This participatory community waiting for him on what is known as "the playa," can grow to nearly 50,000 citizens. It's also what Das Man, co-founder of Big Art Studios of Oakland, calls his art school. For 2010's "Metropolis" theme, he and his partner Karen Cusolito have fantasy in mind.
"We have a new project this year called 'Infinarium,'" he said. "It's a scrap metal forest of funky plants. The pieces range from 5 to 30 feet tall and each one of them is smoking, misting, shooting fire and water. And the forest is interactive, something you might experience in 'Alice and Wonderland.'"
He's also bringing two of the recycled metal sculptures featured at his recent Sand by the Ton party - an electronica, fire art beach party, for which he carted 200 tons of sand into the old American Steel warehouse. These human figures towered over the West Oakland carnival, where dumpster diving in the container pools was encouraged.
The recent event had a similar vibe to Burning Man, with the element of spontaneous fun coming from riding down water slides or scoring at the Cherry Poppin' Skeeball booth. Ever since a San Francisco artist burned an effigy on Baker Beach more than 10 years ago, this and infinite displays of radical self-expression are what makes for utopian moments — in Oakland and on the Burning Man playa.
However, artist Lee Harvey does not consider Black Rock City a paradise.
"I've never regarded Burning Man as a utopia," he once wrote. "Utopias have always seemed to me a little dreary. They are one-size-fits-all propositions. They are rigid schemes that make little allowance for the pluralism of reality. How can we expect to inhabit a perfect society when no human being has ever been perfect? In practice, utopian efforts often reduce down to a search for the 'like-minded.' But by what cheap signboards are we to know the like-minded?"
Since its inception in 1986, Burning Man has shown evidence of like-mindedness in its fashion. Oakland-based costume designer Katherine Becvar sold some of her handmade burner designs at Sand by the Ton. She said she struggles with the standard burner look — a seeming combination of the movie "Waterworld" and burlesque — that tends to make individuals appear more or less the same.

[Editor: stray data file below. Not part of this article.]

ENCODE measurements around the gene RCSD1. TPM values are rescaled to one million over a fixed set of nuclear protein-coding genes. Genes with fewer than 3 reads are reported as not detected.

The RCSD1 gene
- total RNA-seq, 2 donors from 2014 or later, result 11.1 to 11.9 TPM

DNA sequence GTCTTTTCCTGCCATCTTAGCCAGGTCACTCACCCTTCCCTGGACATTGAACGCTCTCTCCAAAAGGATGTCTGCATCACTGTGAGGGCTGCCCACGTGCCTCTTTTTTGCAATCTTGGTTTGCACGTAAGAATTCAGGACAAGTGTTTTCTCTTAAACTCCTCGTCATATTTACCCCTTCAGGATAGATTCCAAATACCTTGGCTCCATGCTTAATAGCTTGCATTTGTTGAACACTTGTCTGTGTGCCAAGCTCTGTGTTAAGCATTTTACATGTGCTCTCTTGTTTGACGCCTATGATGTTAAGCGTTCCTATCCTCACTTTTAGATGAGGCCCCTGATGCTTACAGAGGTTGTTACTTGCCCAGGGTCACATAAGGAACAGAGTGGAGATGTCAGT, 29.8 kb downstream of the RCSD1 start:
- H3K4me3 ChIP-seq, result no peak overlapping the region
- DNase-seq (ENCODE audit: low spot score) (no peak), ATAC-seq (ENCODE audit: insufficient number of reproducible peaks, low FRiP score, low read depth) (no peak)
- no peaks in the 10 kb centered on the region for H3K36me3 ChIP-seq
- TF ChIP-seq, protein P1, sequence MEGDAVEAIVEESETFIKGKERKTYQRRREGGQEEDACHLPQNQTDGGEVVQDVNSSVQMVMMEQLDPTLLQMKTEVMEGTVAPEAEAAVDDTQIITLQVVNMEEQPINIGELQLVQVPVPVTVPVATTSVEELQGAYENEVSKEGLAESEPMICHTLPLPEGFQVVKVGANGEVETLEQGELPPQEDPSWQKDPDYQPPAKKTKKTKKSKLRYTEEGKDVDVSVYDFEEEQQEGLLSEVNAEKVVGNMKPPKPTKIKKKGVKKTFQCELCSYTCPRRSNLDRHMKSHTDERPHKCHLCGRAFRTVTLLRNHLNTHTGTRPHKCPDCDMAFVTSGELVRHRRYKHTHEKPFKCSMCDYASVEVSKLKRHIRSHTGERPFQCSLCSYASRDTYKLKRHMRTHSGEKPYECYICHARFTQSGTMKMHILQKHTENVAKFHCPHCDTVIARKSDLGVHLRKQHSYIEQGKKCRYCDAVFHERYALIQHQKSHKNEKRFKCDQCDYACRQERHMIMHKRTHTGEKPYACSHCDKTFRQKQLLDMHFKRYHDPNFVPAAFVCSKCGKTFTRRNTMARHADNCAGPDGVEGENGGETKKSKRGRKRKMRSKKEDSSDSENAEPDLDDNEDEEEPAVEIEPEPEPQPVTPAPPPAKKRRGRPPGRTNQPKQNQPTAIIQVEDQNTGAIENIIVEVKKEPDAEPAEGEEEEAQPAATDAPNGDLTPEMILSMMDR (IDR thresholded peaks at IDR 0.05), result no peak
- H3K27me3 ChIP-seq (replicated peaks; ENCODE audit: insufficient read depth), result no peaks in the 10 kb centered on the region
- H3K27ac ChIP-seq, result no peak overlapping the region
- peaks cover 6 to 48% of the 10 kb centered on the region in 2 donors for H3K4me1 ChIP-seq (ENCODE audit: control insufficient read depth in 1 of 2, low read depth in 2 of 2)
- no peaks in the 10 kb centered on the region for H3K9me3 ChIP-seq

Becvar deviates from the "tribal fur, black leather and hangy things" and instead focuses on Victorian-inspired, LED-lit butterfly tops and utility belts. She gets a lot of her materials at the East Bay Depot for Creative Re-Use and enjoys the handmade hipster craft scene that thrives in the Bay Area.
"In Burning Man fashion, there are all kinds of niches, but beyond that there are no limitations," she said. "If there is a utopian place called Black Rock City, it is this ethos of self-expression, and the way that people dress is wrapped up in that."
At Sand by the Ton, around the corner from Becvar's booth and across from the Cock Toss, stood a display of another installation headed to Burning Man. "Megatropolis," a six-building skyscraper park stationed near the man. Otto von Danger, one of the engineers of the spectacle, had a more apocalyptic notion of Metropolis. The Lift Tower and cityscape centerpiece will feature an elevator that raises people 50 feet to Black Rock City's highest vantage point. But like the man, its future lies in flames.
"It's the only structure on the playa that's going to burn and explode," he said.
Oakland - with its port container cranes and industrial ghost towns - has become a burner city and one of the epicenters of the movement. A sunny city in a dystopian moment, Oakland faces a projected deficit of $50 million next year and has an unemployment rate that hovers around 17 percent. In the throes of recession, art faces eviction from the cityscape.
Yet, the city's artists continue to rise from the pyre. As Das Mann points his school bus toward one contentious utopia, he remarks on another.
"There's a lot of interest in creating work/live spaces that artists tend to congregate in," he said. "Rising costs in San Francisco have turned many artists toward the East Bay. I think that politics of this city are very accepting of the artist's way and the way we want to live and create. Oakland is more like the Wild West."
Suddenly, Das Man's 22-foot trailer carting generators made a lurch.
"I'd better pull over and take care of this," he said. Like every burner, he was willing to work for Black Rock City, even before his arrival.